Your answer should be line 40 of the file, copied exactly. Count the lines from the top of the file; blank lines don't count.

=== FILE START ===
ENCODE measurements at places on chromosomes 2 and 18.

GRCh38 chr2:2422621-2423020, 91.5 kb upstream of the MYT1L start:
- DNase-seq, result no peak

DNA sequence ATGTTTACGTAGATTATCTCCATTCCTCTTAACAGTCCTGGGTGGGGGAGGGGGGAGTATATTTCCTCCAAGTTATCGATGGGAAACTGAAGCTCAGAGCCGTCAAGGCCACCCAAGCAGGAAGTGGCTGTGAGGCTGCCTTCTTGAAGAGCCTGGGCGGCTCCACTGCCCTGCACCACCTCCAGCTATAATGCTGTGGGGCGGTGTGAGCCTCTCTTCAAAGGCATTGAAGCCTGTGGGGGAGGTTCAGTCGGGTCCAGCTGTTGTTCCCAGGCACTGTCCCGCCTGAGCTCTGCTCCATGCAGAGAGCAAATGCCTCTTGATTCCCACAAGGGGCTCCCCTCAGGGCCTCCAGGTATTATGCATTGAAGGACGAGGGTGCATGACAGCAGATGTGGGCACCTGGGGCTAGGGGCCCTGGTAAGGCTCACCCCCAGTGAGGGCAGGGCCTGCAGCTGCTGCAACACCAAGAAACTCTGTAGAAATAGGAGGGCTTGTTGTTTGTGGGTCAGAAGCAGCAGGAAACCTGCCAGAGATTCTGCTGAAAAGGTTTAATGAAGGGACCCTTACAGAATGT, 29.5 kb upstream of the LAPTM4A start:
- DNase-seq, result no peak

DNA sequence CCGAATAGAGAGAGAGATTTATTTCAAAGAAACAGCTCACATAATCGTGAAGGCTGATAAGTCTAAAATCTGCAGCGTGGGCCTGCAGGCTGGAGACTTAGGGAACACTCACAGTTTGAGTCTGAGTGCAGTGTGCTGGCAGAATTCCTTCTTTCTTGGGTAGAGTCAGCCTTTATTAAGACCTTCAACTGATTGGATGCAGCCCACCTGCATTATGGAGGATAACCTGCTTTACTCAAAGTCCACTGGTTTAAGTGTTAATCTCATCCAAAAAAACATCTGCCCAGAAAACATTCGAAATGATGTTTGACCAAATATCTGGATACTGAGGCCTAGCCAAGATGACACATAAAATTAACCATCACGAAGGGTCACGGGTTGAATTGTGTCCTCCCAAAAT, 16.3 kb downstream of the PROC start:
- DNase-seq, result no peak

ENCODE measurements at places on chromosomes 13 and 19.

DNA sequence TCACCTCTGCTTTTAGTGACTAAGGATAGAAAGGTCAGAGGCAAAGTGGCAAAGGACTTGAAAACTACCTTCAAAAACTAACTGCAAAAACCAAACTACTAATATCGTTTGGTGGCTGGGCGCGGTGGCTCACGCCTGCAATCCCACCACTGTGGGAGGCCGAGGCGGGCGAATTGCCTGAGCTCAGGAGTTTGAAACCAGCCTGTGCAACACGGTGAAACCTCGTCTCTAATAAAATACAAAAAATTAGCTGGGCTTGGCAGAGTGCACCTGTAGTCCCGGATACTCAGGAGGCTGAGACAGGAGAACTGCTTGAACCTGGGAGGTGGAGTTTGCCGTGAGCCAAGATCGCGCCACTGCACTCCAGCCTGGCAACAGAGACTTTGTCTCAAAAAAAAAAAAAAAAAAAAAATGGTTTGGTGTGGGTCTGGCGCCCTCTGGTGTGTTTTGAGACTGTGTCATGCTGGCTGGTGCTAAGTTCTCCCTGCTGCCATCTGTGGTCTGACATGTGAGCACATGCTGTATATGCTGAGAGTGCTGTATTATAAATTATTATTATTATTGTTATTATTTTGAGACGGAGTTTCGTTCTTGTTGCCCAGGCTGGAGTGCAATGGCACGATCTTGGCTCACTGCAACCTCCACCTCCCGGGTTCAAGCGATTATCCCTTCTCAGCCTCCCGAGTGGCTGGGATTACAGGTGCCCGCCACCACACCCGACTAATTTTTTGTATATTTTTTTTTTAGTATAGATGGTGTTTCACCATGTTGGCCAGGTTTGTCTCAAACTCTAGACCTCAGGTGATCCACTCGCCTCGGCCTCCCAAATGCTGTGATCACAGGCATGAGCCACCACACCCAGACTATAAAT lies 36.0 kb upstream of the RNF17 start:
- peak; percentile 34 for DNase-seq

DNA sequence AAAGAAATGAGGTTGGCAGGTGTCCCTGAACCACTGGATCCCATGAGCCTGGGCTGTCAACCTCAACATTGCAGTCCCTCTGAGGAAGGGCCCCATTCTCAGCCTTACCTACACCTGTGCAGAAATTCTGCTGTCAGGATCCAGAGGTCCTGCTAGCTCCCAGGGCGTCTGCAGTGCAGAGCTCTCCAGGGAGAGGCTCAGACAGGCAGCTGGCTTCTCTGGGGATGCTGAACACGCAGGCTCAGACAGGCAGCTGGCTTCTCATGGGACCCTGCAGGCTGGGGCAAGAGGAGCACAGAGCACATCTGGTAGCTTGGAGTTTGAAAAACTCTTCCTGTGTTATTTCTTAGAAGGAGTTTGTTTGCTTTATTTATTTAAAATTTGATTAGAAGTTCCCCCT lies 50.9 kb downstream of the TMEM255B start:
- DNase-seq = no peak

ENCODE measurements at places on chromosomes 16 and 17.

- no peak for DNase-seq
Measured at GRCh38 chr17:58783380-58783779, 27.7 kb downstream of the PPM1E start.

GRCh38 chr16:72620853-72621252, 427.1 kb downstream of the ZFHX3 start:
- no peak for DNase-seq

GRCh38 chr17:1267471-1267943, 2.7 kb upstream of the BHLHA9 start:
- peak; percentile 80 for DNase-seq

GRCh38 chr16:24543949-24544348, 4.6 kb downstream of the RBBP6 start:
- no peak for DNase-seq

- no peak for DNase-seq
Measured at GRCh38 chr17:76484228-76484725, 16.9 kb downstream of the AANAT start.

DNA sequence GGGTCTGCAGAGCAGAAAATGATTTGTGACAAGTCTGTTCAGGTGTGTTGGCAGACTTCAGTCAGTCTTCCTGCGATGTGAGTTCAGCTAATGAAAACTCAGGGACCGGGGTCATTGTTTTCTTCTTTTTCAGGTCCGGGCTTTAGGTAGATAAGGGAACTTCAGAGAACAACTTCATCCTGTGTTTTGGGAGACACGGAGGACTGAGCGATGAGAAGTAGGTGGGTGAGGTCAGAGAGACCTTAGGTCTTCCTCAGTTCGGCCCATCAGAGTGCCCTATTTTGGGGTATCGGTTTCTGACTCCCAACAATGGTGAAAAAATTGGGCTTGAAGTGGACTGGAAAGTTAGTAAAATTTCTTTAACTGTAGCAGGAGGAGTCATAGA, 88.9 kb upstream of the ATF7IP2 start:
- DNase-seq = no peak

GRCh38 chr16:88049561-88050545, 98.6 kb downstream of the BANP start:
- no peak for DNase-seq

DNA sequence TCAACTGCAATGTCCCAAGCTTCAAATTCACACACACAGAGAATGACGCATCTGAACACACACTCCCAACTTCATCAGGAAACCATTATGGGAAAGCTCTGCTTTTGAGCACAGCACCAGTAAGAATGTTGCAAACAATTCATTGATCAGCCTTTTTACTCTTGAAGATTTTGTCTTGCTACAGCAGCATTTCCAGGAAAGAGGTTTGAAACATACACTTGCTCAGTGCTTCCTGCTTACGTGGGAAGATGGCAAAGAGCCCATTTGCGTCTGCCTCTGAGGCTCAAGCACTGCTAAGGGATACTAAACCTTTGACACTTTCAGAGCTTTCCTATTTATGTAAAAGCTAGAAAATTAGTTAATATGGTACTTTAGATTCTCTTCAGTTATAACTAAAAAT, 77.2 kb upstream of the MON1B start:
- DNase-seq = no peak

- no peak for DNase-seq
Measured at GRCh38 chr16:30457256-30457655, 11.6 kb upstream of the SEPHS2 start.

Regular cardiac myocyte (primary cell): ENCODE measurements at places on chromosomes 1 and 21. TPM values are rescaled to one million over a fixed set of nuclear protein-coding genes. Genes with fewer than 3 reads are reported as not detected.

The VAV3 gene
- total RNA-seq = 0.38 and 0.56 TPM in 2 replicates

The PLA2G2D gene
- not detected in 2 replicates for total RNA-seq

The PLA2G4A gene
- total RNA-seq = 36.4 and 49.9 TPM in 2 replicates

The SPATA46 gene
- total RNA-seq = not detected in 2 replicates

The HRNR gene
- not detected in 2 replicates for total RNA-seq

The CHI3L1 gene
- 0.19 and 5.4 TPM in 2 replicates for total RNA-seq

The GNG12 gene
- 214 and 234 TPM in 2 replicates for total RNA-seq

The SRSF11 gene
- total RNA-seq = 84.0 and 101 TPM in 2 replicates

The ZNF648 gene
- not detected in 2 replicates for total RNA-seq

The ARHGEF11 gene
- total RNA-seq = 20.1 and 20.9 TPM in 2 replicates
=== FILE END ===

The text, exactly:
- total RNA-seq = not detected in 2 replicates